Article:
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The Authorized Version and the Book of Common Prayer at the Restoration
David Bagchi

more fateful one which took place at the Restoration, and which had a not dissimilar outcome. The Bible translation commissioned by King James VI and I was not universally acclaimed in its early years; but it was one aspect of religious life in England which remained largely unscathed by the upheavals of the Civil War and the Interregnum. More than that, by 1661 it had achieved such widespread acceptance across all religious factions that both Independents and the heirs of Laudian Anglo-​Catholicism demanded its official restoration. Having seen off its only real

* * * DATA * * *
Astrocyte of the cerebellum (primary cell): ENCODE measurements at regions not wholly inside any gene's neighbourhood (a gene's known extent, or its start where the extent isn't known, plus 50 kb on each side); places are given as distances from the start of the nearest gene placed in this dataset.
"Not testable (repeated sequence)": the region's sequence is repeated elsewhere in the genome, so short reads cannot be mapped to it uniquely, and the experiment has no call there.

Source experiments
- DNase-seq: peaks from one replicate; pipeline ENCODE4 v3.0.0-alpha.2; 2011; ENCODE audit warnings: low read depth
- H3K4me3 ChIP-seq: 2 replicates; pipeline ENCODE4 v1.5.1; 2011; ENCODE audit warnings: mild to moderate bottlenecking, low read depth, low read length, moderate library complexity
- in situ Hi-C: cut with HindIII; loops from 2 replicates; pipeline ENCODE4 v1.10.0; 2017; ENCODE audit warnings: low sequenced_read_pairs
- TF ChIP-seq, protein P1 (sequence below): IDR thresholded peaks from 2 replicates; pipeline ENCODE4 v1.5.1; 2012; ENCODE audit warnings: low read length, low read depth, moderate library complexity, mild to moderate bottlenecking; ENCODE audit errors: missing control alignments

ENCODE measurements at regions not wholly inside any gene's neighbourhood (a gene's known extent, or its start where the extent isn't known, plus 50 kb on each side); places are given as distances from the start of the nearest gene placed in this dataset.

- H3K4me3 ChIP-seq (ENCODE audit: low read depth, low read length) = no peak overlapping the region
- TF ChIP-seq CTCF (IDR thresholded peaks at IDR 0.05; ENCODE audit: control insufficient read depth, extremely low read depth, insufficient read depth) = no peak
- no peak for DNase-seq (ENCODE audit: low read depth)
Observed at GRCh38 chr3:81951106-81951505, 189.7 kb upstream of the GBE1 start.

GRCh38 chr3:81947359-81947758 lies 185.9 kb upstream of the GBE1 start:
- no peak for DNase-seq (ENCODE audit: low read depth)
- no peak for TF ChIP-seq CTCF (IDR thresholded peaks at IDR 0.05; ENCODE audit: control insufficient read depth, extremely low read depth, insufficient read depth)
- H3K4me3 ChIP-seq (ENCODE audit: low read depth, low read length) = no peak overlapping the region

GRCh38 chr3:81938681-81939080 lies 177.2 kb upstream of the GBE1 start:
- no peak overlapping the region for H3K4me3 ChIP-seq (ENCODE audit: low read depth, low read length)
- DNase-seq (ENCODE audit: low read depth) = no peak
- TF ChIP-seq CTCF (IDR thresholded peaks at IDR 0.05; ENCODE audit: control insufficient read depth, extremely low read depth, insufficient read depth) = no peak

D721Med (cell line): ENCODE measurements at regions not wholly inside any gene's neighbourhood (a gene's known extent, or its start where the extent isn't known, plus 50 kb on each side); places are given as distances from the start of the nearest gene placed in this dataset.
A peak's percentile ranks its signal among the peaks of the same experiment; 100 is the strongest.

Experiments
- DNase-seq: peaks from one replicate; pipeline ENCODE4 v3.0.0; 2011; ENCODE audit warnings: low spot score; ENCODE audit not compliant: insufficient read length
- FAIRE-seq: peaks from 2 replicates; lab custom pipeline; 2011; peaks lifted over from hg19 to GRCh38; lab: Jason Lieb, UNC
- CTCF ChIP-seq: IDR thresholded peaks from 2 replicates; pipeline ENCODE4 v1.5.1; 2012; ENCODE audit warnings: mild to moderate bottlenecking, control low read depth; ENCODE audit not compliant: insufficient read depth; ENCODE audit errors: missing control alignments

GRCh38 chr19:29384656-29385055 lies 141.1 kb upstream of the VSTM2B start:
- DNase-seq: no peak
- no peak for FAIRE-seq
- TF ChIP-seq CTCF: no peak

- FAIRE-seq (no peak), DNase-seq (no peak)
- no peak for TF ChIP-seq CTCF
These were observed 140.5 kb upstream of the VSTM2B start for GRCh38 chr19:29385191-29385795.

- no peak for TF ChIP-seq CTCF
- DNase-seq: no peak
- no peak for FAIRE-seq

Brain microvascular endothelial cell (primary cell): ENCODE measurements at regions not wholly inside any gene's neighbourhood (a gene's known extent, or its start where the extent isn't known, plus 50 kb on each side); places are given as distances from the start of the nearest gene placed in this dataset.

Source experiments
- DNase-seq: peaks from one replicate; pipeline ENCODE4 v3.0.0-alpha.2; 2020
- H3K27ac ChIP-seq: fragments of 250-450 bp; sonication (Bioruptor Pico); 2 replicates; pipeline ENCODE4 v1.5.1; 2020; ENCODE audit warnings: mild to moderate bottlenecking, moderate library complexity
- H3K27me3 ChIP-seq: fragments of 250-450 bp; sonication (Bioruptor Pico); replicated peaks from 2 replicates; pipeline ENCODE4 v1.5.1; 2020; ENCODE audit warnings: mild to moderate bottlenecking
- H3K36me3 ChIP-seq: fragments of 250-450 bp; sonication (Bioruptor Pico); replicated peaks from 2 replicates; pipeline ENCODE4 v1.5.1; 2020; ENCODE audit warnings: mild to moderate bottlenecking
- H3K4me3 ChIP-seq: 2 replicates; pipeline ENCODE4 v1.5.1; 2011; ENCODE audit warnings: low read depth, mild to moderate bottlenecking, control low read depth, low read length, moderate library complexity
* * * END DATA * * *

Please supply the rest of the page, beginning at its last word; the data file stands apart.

in From Republic to Restoration
Margaret Christian

and Bethshemites was also bubonic plague. Thus, the Bible story was made to allegorize the 1563 London plague, just as Spenser would create allegorical equivalents for moments of England’s national and religious life. Grindal’s expectation, that his hearers would easily decode and apply the individual details of the biblical story to England (“Did not we wretchedly leese the Ark?”), suggests that such services trained them well to decode and apply the details of Spenser’s fiction. When the plague returned to London in 1593, the prayers and composite psalm together

in Spenserian allegory and Elizabethan biblical exegesis